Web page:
SUMIT Keynote: Adventures in Securing At-Risk People

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The capstone of the 17th Security at University of Michigan IT (SUMIT) event series was a thought-provoking presentation and conversation on digital protection of the press and at-risk individuals. In Adventures in Securing At-Risk People, Runa Sandvik and Elodie Vialle talked about their passion for helping journalists do their work securely. 

Runa Sandvik, founder of Granitt, has been working on cybersecurity for reporters and at-risk people for over a decade.“ Her approach to protecting journalists involves figuring out their familiarity and comfort level with technology before mapping cybersecurity solutions to their situation and risk profile. She pursues the right balance between security and usability for each project, story, trip, and office. Journalists often have to take inherently risky actions to engage with the public. Finding ways to make these actions secure is what draws Sandvik to her work.

Journalism is inherently risky work, both online and offline. Journalists are physically assaulted, detained, arrested, in some cases killed, they’re targeted with spyware and private spies. These are things that we hear about every single day,” shared Sandvik.

Elodie Vialle, Fellow at the Institute for Rebooting Social Media at the Berkman Klein Center for Internet & Society at Harvard University, appreciates Sandvik’s holistic approach to journalistic safety and all she has done to set international standards for cybersecurity in newsrooms. Vialle’s own work has been focused on online harassment of journalists — she sees the emotional impact on her colleagues and recognizes the vital importance of staying safe in hostile environments. According to Vialle, there are many cases of journalists being attacked online, and who are traumatized and refrain from covering certain stories. “People tell us, you just have to disconnect from social media. Don’t use Facebook, don’t use Twitter, okay? But we cannot do that.”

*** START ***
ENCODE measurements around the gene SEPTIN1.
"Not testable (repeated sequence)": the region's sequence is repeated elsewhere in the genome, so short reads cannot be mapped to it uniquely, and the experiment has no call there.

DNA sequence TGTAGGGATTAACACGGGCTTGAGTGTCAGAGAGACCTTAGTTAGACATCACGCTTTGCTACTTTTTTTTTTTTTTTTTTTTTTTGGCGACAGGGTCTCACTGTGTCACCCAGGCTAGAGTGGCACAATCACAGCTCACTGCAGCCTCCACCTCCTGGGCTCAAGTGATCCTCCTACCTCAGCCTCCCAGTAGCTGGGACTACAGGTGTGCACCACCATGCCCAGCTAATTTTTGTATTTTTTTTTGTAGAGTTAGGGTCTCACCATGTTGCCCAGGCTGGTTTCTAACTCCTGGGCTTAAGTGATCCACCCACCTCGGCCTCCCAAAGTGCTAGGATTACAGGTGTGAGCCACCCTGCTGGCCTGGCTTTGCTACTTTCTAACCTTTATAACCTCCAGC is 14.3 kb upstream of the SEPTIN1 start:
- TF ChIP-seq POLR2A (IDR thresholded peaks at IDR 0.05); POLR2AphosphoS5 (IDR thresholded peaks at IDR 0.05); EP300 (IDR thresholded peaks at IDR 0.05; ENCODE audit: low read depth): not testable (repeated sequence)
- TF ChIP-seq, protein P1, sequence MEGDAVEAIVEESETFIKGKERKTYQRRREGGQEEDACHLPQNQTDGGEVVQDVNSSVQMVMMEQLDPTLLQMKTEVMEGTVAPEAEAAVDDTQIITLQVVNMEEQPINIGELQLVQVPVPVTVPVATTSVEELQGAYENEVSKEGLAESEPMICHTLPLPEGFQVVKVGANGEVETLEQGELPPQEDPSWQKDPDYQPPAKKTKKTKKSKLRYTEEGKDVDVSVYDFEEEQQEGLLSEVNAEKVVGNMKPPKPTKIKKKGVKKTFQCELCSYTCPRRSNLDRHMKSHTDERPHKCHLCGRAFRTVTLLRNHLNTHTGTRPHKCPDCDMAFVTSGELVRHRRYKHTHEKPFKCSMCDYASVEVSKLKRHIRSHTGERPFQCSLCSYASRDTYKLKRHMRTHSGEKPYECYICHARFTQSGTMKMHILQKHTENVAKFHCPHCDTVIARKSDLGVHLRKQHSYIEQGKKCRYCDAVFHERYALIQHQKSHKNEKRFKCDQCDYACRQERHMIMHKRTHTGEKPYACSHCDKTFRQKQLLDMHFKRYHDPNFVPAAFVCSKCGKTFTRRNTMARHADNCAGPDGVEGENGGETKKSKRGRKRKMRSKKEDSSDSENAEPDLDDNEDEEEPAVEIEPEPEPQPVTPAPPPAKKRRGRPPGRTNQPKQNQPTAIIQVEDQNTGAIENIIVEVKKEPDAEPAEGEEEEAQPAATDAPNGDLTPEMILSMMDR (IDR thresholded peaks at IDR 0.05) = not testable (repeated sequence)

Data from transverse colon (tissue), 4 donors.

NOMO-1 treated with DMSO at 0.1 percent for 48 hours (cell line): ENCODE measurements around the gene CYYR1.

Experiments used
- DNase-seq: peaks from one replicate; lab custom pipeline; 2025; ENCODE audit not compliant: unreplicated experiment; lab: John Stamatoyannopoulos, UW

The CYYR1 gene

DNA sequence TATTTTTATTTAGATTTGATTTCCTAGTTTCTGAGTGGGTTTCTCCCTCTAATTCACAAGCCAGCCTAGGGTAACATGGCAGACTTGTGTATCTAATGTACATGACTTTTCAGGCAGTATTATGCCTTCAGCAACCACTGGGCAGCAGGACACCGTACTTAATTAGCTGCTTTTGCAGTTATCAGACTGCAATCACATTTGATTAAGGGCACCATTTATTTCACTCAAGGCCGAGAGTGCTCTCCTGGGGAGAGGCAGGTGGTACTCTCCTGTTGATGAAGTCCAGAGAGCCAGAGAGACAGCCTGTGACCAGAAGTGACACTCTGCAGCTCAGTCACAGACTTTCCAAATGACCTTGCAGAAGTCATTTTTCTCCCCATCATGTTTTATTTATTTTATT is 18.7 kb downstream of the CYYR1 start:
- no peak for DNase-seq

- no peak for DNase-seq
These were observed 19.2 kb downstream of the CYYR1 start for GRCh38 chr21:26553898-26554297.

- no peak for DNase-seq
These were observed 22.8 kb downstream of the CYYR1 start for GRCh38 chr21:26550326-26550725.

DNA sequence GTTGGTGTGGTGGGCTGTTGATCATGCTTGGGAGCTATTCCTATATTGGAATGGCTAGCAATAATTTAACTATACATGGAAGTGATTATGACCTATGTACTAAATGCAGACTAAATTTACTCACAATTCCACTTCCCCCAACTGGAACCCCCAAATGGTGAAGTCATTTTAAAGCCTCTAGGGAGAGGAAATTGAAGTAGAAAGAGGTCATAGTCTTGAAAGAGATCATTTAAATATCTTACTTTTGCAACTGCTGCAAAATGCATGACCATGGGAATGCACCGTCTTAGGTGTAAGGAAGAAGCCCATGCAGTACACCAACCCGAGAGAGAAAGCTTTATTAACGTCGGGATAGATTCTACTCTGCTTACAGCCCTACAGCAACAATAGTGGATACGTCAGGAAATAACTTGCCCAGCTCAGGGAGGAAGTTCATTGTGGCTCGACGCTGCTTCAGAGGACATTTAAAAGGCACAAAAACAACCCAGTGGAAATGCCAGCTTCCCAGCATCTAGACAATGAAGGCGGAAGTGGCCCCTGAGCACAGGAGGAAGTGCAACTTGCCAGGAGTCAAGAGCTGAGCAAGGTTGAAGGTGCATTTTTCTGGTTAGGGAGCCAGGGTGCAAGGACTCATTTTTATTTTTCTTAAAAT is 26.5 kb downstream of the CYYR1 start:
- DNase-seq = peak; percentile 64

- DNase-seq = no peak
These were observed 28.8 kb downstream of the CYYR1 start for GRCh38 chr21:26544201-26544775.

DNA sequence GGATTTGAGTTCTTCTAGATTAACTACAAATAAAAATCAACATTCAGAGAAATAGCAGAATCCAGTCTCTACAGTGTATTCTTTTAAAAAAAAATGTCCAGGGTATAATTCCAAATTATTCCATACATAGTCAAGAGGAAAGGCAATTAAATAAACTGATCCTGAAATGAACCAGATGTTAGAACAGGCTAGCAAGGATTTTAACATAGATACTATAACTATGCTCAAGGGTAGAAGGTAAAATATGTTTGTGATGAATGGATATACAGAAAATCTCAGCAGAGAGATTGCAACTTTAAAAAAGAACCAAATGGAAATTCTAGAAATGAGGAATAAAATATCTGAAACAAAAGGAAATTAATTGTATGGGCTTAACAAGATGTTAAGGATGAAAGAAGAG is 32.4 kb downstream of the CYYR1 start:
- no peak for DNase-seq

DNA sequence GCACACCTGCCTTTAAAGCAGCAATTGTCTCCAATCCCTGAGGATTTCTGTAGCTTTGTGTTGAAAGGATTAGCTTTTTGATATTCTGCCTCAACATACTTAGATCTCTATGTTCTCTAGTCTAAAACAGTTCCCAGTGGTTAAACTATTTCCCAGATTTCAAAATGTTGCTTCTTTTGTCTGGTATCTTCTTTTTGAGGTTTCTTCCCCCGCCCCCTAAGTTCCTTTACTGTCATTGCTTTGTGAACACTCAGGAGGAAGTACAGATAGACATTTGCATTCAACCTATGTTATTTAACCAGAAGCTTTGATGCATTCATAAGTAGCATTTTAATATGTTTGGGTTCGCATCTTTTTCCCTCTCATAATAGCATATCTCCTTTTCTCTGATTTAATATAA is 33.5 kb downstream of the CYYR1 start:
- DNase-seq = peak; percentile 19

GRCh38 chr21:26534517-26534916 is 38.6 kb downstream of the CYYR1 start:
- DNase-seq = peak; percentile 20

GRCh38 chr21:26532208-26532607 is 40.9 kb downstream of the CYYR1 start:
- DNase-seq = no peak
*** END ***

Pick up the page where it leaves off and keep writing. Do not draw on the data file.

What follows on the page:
Sandvik and Vialle agree that the cybersecurity issues at-risk people face today are complex and require safety teams representing broad perspectives. Vialle points out that security advisers and trainers who reflect the diversity of our society and of the newsrooms would bring more legitimacy to cybersecurity programs. When asked by an audience member how tech corporations can address at scale highly individualized journalistic protections, Sandvik and Vialle were ready with ideas. “Volunteer within your working hours.”, suggests Sandvik.” Vialle adds, “Be more inclusive — include civil society folks and journalists on red teams before launching any new products. This will be a way to build a safer Internet. And this will be a way to better support marginalized communities.”

The feedback on this year’s SUMIT keynote event has been overwhelmingly positive. Rachael Wojciechowski from ITS Communications said, “Great SUMIT keynote this year! Not super technical or difficult to understand. An engaging discussion that I could follow even while helping with live-tweeting the event.” 

Visit SUMIT Keynote: Adventures in Security At-Risk People to watch the recorded session, review the presentation slide deck, and access resources mentioned during the event.

Author: Jennifer Wilkerson, ITS Information Assurance

Jen is the lead performance support analyst with ITS Information Assurance. You can reach her at jmruk@umich.edu.